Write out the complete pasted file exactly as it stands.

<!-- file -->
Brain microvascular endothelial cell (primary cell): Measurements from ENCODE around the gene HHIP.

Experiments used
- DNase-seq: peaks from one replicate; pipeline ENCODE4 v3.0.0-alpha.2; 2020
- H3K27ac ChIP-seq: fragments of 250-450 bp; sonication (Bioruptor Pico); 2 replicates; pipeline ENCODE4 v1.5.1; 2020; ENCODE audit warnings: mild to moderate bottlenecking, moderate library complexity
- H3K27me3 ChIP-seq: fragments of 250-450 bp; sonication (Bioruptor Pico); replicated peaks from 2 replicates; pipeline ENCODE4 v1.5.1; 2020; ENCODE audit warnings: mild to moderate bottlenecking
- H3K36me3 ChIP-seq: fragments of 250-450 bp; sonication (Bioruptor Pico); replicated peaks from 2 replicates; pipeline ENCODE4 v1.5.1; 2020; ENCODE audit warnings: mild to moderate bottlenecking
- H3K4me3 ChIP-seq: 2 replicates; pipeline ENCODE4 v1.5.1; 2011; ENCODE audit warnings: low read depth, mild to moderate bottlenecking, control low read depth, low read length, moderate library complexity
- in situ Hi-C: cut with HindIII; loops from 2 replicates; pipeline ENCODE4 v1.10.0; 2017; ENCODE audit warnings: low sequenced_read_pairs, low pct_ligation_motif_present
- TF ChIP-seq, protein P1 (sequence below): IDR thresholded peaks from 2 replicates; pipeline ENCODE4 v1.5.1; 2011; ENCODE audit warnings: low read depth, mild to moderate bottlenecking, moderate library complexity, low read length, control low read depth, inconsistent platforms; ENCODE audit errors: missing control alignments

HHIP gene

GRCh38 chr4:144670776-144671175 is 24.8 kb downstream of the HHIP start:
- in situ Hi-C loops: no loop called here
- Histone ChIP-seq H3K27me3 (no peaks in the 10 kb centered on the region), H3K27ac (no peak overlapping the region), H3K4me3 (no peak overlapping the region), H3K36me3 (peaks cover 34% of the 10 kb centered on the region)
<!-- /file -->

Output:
Brain microvascular endothelial cell (primary cell): Measurements from ENCODE around the gene HHIP.

Experiments used
- DNase-seq: peaks from one replicate; pipeline ENCODE4 v3.0.0-alpha.2; 2020
- H3K27ac ChIP-seq: fragments of 250-450 bp; sonication (Bioruptor Pico); 2 replicates; pipeline ENCODE4 v1.5.1; 2020; ENCODE audit warnings: mild to moderate bottlenecking, moderate library complexity
- H3K27me3 ChIP-seq: fragments of 250-450 bp; sonication (Bioruptor Pico); replicated peaks from 2 replicates; pipeline ENCODE4 v1.5.1; 2020; ENCODE audit warnings: mild to moderate bottlenecking
- H3K36me3 ChIP-seq: fragments of 250-450 bp; sonication (Bioruptor Pico); replicated peaks from 2 replicates; pipeline ENCODE4 v1.5.1; 2020; ENCODE audit warnings: mild to moderate bottlenecking
- H3K4me3 ChIP-seq: 2 replicates; pipeline ENCODE4 v1.5.1; 2011; ENCODE audit warnings: low read depth, mild to moderate bottlenecking, control low read depth, low read length, moderate library complexity
- in situ Hi-C: cut with HindIII; loops from 2 replicates; pipeline ENCODE4 v1.10.0; 2017; ENCODE audit warnings: low sequenced_read_pairs, low pct_ligation_motif_present
- TF ChIP-seq, protein P1 (sequence below): IDR thresholded peaks from 2 replicates; pipeline ENCODE4 v1.5.1; 2011; ENCODE audit warnings: low read depth, mild to moderate bottlenecking, moderate library complexity, low read length, control low read depth, inconsistent platforms; ENCODE audit errors: missing control alignments

HHIP gene

GRCh38 chr4:144670776-144671175 is 24.8 kb downstream of the HHIP start:
- in situ Hi-C loops: no loop called here
- Histone ChIP-seq H3K27me3 (no peaks in the 10 kb centered on the region), H3K27ac (no peak overlapping the region), H3K4me3 (no peak overlapping the region), H3K36me3 (peaks cover 34% of the 10 kb centered on the region)